I can imagine being present for the discussions that led up to this movie, and I can imagine being on board with its creation. A supernatural thriller where five strangers are stuck on an elevator, with the added seasoning of the fact that one of the passengers is the honest to goodness devil. How could that go wrong? Well, watch Devil to find out how.

The whole point of this whole “Night Chronicles” trilogy, of which Devil is the first installment, is to showcase films wherein the supernatural and the urban come together, creating some kind of dissonance between the secular and the spiritual. The problem comes when, at the same time, the film makers are trying to also create a fairy tale, with stock characters being puppeteered through the narrative in order to get you, the viewer, to the ultimate, moral conclusion. Except, in this fabled tale, there’s a half-dozen body count before anyone learns their lesson. Unfortunately, the ones that are left end up being so pious and saved that it hardly feels worth the trouble.

A lot of the decisions that were made during the creation of the film were good ones. The first was in casting lesser-known (if at all known) actors for the parts. It avoids the easy solution of the “Narrowed It Down To The Guy I Recognize” trope. If there had been four nobodys and Robert DeNiro in that elevator, it would have been pretty clear who was playing the devil. But, as I only recognized Logan Marshall-Green, and I couldn’t figure out where from, (turns out he’s the guy who played Ryan’s brother Trey on The O.C.) the mystery remained. The acting may have been spotty at times, but at least the casting didn’t give away the ending.

Speaking of the ending, there’s a problem that comes from the movie letting us know that one of the passengers is the devil. It makes us suspect everyone, so when the ending finally does come, no matter what the outcome, we feel like we had guessed it all along. Aspersions are cast upon everyone while an investigating Detective is trying to make sense of the situation. We know that he’s on the wrong track because he’s ignoring the supernatural, so the only real lead we have is that whoever he suspects is probably not the real culprit. The only one we should be listening to is the irritating Latino security guard who flawlessly predicts the circumstances, because his mother told him stories about the devil in his youth. This security guard character comes with his own set of problems, being a little too conveniently in touch with his religious roots. He talks to everyone who will listen about what’s really going on, and, ends up just getting on everyone’s nerves until the Detective gives in, and admits that there’s probably something supernatural going on. Until then, we share the other characters’ frustrations, wanting so desperately for him to shut up, even though we know that he’s right.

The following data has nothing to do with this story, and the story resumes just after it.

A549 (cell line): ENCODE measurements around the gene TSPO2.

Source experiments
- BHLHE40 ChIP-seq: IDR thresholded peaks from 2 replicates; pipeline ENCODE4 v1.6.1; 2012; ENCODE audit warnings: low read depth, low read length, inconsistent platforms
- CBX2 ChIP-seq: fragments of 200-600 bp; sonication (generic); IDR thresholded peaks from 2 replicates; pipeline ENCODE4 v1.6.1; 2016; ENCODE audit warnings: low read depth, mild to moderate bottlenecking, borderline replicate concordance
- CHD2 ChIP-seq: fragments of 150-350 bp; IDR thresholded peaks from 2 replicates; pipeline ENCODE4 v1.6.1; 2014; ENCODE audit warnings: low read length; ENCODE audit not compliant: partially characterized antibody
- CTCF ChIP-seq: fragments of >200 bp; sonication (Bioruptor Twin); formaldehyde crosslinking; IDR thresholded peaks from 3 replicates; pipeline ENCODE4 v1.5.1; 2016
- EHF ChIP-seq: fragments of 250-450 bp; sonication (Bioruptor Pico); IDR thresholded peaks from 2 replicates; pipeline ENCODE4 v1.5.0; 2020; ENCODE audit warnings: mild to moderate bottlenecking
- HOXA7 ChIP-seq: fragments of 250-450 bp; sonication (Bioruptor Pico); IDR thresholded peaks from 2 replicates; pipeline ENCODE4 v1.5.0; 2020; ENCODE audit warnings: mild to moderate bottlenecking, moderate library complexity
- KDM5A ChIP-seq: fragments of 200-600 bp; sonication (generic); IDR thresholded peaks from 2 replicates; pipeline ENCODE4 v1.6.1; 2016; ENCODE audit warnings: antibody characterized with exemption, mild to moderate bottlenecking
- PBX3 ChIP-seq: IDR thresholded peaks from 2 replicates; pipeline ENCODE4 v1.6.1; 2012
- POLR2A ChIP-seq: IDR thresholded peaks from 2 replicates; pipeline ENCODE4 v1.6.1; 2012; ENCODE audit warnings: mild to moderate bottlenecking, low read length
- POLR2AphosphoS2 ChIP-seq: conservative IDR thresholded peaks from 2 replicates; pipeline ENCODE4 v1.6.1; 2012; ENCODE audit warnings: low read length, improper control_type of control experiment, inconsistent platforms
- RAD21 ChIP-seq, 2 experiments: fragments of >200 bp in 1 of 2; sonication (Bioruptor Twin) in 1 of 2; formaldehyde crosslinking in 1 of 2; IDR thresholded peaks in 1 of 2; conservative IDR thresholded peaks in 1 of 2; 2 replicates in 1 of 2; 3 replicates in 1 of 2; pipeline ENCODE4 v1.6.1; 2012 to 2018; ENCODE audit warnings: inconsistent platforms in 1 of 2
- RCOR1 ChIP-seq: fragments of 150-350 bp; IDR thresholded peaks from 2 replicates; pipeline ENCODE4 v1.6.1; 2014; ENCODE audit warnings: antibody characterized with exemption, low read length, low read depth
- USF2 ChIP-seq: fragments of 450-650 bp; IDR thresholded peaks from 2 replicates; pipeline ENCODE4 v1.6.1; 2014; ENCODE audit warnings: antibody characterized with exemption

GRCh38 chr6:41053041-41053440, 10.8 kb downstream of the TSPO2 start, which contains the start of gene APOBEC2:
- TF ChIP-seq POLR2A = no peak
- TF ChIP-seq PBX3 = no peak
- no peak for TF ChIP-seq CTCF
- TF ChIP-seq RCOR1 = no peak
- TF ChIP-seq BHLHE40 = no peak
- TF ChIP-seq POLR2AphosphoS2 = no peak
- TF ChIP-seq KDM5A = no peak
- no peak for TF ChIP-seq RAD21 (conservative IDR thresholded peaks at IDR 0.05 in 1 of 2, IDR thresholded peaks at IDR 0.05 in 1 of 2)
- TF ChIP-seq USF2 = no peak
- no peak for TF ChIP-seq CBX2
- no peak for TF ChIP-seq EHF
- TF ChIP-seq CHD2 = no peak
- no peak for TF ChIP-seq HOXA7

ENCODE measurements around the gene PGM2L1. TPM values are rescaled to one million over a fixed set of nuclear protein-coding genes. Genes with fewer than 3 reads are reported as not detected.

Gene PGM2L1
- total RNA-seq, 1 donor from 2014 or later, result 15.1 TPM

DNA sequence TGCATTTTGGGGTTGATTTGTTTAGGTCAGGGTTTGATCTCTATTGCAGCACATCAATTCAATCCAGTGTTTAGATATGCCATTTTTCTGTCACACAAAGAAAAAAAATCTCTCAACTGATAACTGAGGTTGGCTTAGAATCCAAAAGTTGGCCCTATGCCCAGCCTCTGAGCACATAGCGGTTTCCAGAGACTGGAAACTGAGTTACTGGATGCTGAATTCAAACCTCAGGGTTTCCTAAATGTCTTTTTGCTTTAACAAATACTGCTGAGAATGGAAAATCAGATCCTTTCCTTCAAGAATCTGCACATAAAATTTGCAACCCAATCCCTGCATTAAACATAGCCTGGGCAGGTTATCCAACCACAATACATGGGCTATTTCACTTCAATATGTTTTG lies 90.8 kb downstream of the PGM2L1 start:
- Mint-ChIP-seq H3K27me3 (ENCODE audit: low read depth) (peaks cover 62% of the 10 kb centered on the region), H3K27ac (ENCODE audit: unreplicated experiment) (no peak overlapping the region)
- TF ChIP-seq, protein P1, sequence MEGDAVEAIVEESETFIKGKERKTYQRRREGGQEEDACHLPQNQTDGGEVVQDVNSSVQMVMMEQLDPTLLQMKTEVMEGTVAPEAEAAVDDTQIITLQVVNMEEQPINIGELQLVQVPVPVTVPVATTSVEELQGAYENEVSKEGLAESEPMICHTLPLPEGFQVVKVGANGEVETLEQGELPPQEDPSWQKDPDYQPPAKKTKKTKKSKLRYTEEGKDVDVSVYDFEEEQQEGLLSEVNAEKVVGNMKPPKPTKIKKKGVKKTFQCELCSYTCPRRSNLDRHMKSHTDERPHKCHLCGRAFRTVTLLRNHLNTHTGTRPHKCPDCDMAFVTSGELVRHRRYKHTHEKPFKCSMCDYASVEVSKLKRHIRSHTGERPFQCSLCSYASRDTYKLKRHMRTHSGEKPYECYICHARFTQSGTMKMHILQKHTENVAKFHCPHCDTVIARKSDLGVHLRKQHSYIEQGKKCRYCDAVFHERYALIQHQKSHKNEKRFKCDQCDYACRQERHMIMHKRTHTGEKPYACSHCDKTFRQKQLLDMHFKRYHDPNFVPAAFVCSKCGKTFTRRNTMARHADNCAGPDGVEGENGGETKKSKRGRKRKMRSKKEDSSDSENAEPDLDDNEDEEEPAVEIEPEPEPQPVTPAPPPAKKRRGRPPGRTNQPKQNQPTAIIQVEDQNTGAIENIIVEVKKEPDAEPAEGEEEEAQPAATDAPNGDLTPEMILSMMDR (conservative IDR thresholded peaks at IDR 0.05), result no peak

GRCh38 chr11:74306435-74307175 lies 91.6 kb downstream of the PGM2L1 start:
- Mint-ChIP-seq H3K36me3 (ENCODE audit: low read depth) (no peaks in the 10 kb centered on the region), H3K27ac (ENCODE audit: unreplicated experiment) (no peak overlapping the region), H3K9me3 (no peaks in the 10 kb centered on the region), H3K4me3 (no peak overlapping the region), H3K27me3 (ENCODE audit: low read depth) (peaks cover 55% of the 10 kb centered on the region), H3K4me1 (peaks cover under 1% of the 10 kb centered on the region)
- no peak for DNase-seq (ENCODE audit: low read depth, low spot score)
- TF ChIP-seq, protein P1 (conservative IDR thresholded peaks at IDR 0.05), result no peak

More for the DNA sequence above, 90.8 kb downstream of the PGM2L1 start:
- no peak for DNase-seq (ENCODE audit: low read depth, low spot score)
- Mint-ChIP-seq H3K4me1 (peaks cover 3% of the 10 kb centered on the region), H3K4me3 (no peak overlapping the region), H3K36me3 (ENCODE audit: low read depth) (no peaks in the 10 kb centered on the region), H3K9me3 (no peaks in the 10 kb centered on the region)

So maybe there is some backdoor cleverness to the movie. In being frustrated with Super-Christian Latino Man, I am a poster child for spiritual rejection. Even when faced with proof of the existence of God/the Devil/Aslan, I don’t want to hear about it, and I am hoping that the Detective, as smarmy and overbearing as he is, finds a secular, Gil Grissom-style reason behind the mystery. When the narrative plays out, and Detective-man has come to terms with the existence of the supernatural, he’s meant to seem enlightened, but to those of us on the heathen side of things, he ends up humbled and neutered.

I suspect that someone with a little more spiritual inclination than me could appreciate the themes of the film more than I did. Maybe it will find more success on the shelves of Sunday School DVD collections, right before Left Behind and McGee And Me. Then again, I don’t remember watching any movies in Sunday School where people were stabbed in the neck.

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